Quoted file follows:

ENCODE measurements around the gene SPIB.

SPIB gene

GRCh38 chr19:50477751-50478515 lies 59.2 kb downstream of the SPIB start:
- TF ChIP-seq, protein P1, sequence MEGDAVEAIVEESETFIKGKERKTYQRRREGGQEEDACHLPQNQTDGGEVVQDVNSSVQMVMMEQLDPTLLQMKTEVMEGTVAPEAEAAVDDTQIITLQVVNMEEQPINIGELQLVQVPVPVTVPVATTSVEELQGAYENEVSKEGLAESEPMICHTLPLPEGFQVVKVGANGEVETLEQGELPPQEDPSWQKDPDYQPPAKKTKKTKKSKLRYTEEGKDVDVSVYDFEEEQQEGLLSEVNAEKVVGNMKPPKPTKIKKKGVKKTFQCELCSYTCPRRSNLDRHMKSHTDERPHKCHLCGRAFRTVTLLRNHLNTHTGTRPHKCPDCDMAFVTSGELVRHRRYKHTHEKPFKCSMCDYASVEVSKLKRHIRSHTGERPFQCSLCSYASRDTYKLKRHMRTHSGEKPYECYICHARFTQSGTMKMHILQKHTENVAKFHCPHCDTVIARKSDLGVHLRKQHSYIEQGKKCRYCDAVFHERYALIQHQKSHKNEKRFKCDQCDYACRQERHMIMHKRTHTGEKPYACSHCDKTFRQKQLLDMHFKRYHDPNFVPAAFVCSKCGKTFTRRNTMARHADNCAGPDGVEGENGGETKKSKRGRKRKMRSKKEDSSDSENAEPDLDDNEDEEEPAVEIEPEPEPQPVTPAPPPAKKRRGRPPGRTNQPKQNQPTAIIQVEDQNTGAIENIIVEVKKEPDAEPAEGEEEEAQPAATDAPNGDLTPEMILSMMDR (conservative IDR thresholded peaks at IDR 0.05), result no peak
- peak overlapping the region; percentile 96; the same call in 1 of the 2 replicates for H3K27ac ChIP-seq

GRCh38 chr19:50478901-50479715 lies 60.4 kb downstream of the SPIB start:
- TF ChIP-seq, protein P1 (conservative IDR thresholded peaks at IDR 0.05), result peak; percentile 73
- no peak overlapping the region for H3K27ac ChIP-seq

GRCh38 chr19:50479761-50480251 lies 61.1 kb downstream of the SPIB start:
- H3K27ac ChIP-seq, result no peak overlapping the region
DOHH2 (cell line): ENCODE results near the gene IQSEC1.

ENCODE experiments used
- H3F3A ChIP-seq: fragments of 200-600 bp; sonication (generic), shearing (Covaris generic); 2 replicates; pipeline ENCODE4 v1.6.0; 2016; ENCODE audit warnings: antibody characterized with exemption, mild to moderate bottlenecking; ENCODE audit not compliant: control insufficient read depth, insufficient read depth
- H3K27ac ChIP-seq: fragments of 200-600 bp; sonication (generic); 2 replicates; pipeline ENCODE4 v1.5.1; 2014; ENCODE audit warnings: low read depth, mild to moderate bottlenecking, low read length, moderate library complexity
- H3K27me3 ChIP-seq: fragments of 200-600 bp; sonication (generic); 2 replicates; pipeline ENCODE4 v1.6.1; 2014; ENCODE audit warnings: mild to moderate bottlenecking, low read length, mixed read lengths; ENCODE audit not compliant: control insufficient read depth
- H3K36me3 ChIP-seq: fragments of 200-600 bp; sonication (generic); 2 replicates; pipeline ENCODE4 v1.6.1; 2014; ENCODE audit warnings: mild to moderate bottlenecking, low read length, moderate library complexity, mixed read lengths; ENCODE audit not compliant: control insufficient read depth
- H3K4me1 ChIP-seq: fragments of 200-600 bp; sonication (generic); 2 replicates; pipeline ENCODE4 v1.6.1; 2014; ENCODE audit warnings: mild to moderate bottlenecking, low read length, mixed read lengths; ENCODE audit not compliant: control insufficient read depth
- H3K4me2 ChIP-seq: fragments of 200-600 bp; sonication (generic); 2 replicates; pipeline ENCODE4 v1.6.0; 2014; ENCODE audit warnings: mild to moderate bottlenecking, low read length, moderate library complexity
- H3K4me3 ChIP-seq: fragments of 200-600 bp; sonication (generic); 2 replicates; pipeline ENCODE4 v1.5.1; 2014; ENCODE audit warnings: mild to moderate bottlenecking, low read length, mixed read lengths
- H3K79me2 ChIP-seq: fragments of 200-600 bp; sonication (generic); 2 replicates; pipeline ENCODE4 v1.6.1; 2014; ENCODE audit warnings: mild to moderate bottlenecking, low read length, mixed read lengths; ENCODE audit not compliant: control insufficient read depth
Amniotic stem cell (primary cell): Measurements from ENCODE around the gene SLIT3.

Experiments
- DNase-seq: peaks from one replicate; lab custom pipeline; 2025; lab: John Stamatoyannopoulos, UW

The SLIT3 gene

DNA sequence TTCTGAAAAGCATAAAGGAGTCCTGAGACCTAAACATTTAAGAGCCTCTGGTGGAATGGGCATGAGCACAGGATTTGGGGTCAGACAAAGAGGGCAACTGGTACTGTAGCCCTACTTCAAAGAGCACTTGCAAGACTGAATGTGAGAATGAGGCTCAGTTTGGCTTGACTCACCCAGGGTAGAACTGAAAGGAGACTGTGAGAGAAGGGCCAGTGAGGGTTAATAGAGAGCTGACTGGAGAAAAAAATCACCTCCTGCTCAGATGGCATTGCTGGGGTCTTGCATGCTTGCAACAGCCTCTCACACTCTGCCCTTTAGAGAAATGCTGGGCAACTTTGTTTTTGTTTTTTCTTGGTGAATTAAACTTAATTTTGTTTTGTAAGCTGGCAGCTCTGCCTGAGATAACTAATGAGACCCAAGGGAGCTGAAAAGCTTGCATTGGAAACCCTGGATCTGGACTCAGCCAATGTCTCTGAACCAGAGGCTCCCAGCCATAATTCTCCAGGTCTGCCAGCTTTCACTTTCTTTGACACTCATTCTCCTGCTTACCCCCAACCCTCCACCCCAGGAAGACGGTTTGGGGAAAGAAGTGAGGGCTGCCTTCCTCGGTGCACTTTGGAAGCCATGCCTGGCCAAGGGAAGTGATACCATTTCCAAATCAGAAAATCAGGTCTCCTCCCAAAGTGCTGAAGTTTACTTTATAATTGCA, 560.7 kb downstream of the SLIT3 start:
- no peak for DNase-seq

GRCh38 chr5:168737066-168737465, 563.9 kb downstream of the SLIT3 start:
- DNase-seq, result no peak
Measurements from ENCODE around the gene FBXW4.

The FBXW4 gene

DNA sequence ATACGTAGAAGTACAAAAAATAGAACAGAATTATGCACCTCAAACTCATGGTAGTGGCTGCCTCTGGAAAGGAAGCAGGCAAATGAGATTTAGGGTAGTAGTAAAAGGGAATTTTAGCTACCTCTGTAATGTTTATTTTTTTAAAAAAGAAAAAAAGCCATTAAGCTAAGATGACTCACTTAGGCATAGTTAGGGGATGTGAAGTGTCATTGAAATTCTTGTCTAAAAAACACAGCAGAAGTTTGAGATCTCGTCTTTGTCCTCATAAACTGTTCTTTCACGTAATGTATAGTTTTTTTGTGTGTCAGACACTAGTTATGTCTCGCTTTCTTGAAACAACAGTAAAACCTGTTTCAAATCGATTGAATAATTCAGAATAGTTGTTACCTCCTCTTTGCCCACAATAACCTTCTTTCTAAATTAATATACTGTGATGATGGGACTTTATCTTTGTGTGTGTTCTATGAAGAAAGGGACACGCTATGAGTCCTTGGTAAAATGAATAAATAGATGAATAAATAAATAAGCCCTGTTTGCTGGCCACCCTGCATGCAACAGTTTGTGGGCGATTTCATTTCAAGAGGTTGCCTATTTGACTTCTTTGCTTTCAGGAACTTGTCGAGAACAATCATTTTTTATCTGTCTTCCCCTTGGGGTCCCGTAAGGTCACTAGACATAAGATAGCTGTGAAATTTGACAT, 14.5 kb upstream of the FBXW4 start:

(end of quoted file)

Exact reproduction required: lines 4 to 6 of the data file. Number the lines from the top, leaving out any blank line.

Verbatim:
- TF ChIP-seq, protein P1, sequence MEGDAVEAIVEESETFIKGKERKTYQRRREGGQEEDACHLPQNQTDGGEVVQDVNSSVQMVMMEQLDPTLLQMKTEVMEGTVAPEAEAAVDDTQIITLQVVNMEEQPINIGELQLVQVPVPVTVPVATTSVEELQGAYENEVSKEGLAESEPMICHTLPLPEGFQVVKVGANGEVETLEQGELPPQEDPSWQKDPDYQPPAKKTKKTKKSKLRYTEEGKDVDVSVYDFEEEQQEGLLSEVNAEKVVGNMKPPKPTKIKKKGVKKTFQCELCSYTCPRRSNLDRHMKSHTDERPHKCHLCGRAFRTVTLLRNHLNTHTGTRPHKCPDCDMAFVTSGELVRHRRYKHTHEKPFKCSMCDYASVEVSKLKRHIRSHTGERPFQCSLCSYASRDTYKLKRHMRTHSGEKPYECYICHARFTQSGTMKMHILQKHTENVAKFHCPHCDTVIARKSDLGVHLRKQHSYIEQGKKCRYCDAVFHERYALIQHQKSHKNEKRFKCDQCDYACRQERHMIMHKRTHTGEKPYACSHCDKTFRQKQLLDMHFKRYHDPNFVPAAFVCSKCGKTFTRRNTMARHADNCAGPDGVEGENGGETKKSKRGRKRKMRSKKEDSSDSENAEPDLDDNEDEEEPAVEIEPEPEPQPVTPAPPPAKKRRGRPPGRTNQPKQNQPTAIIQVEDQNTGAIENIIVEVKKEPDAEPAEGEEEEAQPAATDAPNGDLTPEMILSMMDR (conservative IDR thresholded peaks at IDR 0.05), result no peak
- peak overlapping the region; percentile 96; the same call in 1 of the 2 replicates for H3K27ac ChIP-seq

GRCh38 chr19:50478901-50479715 lies 60.4 kb downstream of the SPIB start: